The Barossa has been named as a key industry hotspot for specialised food processing employment in regional Australia, a Regional Australia Institute (RAI) report has revealed.
The Regional Growth Prospects Report pinpointed regions across the country where jobs in food processing, tourism, advanced manufacturing and creative industries matter for local employment and where policy makers and regional leaders should focus investment.
Barossa was ranked second among 158 Regional LGAs specialising in food processing with 21.2 per cent of industry jobs in wine and beverage processing.
However, Barossa did not rank highly in the tourism specialisation analysis, indicating the overall economy was more diverse with employment and growth less reliant on tourism alone.
“This does not mean that tourism is not important as a key industry in these regions from a national, state or regional development perspective, but it is not a clear or strong local specialisation,” the report read.
“Growth in other industries alongside or instead of tourism may be more important to local and regional success.”
The Barossa Council Mayor Bim Lange said the report reinforced Brand Barossa, which he described as “food, wine and the community”, would support discussions with Sate and Federal Government and also provided a catalyst to “keep going”.
“It re-affirms that things that have been going on in the Barossa for a number of years have benefited our region, but it also highlights the importance of looking at the trends within our region and making sure our conversations are about planning well for our future. I think that is the critical thing,” Mayor Lange said.
He said the Regional Growth Prospects report highlighted the region’s ability to attract and retain professional people into the area, the job opportunities and also the area’s liveability.
“It also probably reaffirms where we are tracking in respect to the Concordia development,” Mayor Lange said.
“That will be a greenfield site which I believe is important for the Barossa region in so much as it gives us an opportunity to build a new community that not only takes into account the Barossa character and heritage, but also protects our existing townships and villages without expanding.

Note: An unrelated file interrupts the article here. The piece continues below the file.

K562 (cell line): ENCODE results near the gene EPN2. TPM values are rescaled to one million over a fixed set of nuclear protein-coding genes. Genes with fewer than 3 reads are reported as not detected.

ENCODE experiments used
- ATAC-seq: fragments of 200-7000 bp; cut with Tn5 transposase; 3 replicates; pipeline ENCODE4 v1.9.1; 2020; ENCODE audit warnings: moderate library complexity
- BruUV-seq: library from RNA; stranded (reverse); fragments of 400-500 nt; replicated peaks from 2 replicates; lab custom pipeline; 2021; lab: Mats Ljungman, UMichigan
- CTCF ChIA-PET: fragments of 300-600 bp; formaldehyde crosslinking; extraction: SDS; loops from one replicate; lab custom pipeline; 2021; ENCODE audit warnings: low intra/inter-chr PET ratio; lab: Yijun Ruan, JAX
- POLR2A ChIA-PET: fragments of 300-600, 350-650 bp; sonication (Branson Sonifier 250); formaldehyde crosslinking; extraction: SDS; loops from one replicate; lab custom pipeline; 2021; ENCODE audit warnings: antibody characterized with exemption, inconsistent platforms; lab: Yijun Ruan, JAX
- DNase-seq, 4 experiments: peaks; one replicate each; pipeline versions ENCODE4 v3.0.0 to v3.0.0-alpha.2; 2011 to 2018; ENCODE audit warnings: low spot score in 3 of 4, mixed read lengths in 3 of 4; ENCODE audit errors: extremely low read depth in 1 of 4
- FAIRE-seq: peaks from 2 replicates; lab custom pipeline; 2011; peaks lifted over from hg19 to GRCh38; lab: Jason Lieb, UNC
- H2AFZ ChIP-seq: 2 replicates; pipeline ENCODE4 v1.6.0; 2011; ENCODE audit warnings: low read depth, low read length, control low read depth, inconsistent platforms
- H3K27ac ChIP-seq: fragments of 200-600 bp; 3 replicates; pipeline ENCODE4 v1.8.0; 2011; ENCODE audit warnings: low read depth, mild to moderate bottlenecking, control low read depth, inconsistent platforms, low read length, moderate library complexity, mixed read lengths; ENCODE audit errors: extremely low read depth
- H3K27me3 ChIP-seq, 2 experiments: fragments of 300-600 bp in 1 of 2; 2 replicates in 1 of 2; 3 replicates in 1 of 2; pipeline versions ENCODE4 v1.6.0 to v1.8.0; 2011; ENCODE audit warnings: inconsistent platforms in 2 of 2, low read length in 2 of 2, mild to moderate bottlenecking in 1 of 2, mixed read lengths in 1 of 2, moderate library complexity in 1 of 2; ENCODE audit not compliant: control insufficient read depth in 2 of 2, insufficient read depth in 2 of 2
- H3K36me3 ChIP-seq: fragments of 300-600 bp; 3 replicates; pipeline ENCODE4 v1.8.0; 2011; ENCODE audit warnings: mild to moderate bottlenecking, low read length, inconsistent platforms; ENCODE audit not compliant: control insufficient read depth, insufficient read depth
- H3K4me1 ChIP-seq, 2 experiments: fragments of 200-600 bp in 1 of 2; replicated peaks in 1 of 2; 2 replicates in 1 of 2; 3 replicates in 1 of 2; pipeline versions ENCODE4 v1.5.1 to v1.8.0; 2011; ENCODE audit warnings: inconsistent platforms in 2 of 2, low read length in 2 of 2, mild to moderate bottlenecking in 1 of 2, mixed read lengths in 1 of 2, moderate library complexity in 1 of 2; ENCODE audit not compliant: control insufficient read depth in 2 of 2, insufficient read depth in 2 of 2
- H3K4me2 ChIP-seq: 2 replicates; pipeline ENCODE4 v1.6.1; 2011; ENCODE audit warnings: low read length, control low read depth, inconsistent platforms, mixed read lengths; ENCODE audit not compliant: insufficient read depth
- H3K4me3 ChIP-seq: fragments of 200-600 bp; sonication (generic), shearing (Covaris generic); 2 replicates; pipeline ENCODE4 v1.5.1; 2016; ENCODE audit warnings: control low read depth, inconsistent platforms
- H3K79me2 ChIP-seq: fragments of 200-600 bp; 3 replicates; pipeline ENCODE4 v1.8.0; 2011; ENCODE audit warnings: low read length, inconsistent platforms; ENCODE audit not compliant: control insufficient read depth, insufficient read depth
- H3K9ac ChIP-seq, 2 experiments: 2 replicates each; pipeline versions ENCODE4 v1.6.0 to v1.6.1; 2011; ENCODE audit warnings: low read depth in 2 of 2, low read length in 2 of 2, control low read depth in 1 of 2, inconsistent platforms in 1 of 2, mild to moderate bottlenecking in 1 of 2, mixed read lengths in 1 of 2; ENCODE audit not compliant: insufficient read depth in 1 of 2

“It provides other employment opportunities consistent with what we are hoping to pull together in the future.”
Mayor Lange said Council had also spoken about how best to facilitate growth without diminishing the values of the Barossa.
“Let’s look at the red tape and some of the barriers which become hurdles to jump over.
“At the end of the day, it’s about not sitting back on our laurels…constantly being challenged and grabbing the opportunities.”
Bringing tourism to new heights
The fact Barossa didn’t rank highly in the tourism specialisation analysis has provided a talking point for Council to think creatively says Mayor Lange.
“I think the challenge is to raise the bar as far as attracting more international tourism,” he told The Leader.
“There is good data here….It becomes a talking point on how best we can capitalise on the benefits of what this report has highlighted and to move forward in a constructive way, taking into account that there are creative industries we need to think a little bit about too.”
Mayor Lange said the report validated the need for five star accommodation, something the Barossa “really needed”.
“I think it also highlights the need for a regional airstrip so we can have fly in, fly out tourists, taking it to another level for what the market is looking for.”
Eco tourism is a space Council is wanting to build on.
“Further development of the Warren, the opening up of the South Para – mountain bike recreational activities, small yachting crafts and rowing, some of these facilities take us to another level as far as the tourism aspect of what we are trying to develop goes,” Mayor Lange said.
“It gives a wider variety of what people can experience within our region and also opens up other employment opportunities within the tourism sector.”